Your comments are welcome and appreciated. All first-time comments are moderated. Please read the commenting rules before commenting.

The ‘Raw Judicial Power’ of Samuel Alito Is an Attack on Dignity, Autonomy, and Progress

supreme court abortion
Cartoon by Mike Luckovich

Article by Jenny Breen, an Associate Professor of Law at the Syracuse University College of Law, where she teaches Constitutional Law, Administrative Law, and Labor Law.

What is the end game here for the U.S. Supreme Court’s right-wing majority? It’s not pretty.

The leak of the U.S. Supreme Court’s draft opinion in the Mississippi abortion ban case has put into authenticated form an announcement that abortion advocates on both sides of the aisle have been predicting for years: stack the Court with Republican-appointed justices and Roe v. Wade will be overturned. The Court’s leaked opinion does just that, holding that both Roe and Casey are now bad law because there is no longer any constitutional right to abortion.

The current draft—which will be revised between now and its formal publication, likely in June—tells us a lot about where the Court stands on abortion, of course, but also other constitutional rights and the role of the courts in our constitutional republic.

First, though the opinion purports only to hold that there is no constitutional right to an abortion, thus permitting states to implement laws restricting, banning, or even criminalizing abortions, the language of the draft opinion lays the groundwork for a future federal ban on abortion altogether. Alito’s opinion approvingly quotes Mississippi’s claims that dilation and evacuation abortions are “barbaric,” “dangerous for the maternal patient,” and “demeaning to the medical profession” as “legitimate interests” that “provide a rational basis” for the Mississippi ban. (The draft opinion employs rational basis review rather than the tougher level of review reserved for gender-based distinctions because—though it may surprise any human on the planet to hear it—the Court reminds us that previous cases have established that “regulation of abortion is a not a sex-based classification”).  These “interests” are, of course, anti-choice talking points, not rational bases for a ban on abortion. Their embrace by the draft majority opinion makes clear that Alito is being disingenuous when he claims that the decision “is not based on any view about when a State should regard prenatal life as having rights or legally cognizable interests.” Instead, the opinion is suffused with the unstated but implied belief that legally cognizable life begins at conception.

Second, Alito is also deeply disingenuous when he argues the opinion won’t impact other fundamental rights. Alito’s opinion holds there is no right to abortion because that right is neither explicitly mentioned in the Constitution nor implicitly contained within the Fourteenth Amendment’s protection of an individual’s right to liberty. Many of our most cherished constitutional rights are only impliedly contained within the expansive, conceptual language of the Constitution. As Justice Marshall reminded the Court over 200 years ago, “we must never forget that it is a Constitution we are expounding.”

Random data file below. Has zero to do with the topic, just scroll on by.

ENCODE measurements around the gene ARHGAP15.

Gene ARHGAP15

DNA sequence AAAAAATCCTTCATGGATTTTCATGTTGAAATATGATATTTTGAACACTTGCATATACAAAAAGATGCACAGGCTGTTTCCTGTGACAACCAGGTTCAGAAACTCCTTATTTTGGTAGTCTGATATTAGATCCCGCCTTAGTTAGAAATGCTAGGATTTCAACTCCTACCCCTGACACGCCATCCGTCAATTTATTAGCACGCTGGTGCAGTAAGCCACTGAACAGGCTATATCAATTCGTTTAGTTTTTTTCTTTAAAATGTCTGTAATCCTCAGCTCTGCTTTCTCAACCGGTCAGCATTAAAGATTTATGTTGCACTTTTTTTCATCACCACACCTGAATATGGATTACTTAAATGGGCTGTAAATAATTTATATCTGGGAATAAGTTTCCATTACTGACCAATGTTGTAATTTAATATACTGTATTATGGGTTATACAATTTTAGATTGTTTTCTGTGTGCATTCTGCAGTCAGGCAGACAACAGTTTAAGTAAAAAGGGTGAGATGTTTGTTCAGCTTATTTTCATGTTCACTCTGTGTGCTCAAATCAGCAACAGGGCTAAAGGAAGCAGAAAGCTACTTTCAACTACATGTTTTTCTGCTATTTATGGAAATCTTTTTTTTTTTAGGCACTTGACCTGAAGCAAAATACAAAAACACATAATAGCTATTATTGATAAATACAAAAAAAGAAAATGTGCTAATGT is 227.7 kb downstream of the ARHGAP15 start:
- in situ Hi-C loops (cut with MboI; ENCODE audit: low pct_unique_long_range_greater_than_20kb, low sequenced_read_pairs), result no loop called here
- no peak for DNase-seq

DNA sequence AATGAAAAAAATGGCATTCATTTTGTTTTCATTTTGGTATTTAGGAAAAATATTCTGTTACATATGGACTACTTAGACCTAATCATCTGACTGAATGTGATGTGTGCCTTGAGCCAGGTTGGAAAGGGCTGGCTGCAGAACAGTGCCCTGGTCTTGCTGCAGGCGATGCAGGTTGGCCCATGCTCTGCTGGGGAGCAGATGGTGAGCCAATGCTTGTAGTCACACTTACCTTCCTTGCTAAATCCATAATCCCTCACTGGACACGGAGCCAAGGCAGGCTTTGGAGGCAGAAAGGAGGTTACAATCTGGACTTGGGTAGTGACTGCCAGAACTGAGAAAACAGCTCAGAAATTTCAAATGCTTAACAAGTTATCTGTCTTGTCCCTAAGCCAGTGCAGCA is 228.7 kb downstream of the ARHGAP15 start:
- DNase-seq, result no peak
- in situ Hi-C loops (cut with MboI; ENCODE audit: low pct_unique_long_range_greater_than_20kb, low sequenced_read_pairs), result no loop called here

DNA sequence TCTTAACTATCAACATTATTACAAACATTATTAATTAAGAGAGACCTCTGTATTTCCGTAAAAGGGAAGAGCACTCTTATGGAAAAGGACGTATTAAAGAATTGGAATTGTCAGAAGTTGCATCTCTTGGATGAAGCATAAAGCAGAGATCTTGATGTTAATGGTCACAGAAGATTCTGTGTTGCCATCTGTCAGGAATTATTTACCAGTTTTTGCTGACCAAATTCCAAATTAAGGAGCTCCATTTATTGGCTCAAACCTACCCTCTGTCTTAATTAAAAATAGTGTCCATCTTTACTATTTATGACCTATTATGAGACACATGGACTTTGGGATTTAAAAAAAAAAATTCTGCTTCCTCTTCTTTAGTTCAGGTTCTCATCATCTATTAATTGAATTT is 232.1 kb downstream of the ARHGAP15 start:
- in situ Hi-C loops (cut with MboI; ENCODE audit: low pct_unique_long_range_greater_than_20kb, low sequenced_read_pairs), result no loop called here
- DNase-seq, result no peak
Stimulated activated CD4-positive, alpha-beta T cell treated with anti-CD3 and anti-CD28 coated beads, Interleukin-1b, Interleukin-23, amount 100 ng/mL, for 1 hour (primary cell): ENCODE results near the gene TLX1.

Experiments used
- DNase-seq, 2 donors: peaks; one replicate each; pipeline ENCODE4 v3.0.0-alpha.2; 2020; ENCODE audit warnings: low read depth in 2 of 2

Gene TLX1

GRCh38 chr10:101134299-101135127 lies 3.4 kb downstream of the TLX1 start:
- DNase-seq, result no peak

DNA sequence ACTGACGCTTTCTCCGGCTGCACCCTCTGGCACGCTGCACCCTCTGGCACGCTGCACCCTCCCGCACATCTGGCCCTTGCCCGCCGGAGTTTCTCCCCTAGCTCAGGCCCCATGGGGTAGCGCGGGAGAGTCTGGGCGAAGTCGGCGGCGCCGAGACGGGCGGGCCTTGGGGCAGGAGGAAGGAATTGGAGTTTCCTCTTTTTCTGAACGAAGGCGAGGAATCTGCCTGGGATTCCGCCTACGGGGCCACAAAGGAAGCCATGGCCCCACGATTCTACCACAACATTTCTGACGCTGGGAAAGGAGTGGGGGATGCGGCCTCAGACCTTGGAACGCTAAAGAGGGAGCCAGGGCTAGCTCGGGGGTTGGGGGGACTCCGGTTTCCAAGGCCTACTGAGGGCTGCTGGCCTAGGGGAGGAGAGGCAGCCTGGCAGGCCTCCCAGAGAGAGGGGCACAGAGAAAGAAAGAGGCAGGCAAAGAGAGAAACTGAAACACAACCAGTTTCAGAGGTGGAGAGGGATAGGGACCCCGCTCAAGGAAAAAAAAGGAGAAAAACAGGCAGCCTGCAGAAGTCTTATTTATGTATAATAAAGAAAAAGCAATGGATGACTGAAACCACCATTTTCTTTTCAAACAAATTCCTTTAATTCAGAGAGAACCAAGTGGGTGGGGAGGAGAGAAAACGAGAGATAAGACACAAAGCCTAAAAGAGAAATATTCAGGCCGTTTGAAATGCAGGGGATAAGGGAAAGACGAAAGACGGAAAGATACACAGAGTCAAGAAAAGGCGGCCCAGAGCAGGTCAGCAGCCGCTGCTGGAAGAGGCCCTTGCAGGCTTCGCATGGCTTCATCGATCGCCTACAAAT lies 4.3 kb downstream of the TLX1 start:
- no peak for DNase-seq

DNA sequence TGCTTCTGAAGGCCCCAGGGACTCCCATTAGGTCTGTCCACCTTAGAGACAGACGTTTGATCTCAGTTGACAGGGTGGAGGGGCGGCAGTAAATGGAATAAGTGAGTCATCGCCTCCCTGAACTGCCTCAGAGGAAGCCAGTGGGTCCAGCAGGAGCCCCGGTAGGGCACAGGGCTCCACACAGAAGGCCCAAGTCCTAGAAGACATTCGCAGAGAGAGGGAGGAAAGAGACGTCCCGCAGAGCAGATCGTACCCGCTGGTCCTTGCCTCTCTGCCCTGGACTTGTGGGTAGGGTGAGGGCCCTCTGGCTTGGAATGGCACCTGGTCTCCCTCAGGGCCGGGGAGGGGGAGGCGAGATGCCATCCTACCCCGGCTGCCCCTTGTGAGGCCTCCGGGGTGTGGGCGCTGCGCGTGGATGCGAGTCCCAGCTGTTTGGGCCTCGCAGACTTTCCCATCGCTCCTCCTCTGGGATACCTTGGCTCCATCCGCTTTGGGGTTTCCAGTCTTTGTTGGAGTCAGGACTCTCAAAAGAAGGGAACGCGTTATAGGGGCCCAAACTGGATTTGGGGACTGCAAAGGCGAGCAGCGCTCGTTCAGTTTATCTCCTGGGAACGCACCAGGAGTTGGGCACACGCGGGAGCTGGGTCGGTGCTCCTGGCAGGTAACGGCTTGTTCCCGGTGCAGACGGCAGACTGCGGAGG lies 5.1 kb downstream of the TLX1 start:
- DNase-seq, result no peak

So why does it matter to other constitutional rights that Alito doesn’t think individual liberty includes the right to decide whether to have an abortion? Because the liberty interest protected by the Due Process Clause and the right to privacy it encompasses are also the bases for the Court’s protection of gay marriage, the right to contraception, the right to private consensual sex, and the right to interracial marriage.

“Liberty,” the Court explained in Lawrence v. Texas, “presumes an autonomy of self that includes freedom of thought, belief, expression, and certain intimate conduct.” Alito says he can’t seem to find a liberty interest in abortion because “the most important historical fact” is “how the States regulated abortion when the Fourteenth Amendment was adopted.” Needless to say, these other core rights would also not fare well under an analysis that prioritizes what legislatures were doing in 1868. Alito has already suggested as much. His dissent in Obergefell v. Hodges reads like an early edition of this draft opinion, arguing that gay marriage “lacks deep roots” and “is contrary to long-established tradition” and thus is not a right that can be protected by the Constitution. 

Finally, the opinion makes clear that the guard rails are gone when it comes to SCOTUS decision making. Throughout the opinion Alito returns repeatedly to the argument that the decision will correct “Roe‘s abuse of judicial authority” and “return the issue of abortion to the people’s elected representatives.” Of course, fundamental rights are fundamental rights because they are not up for debate by “the people’s elected representatives.” We don’t ask for state referenda on whether we should permit racially segregated schools. Courts do their best and most essential work for a democracy when they protect the interests that enable humans to live with dignity and autonomy.  

justice alito
Cartoon by Gary Markstein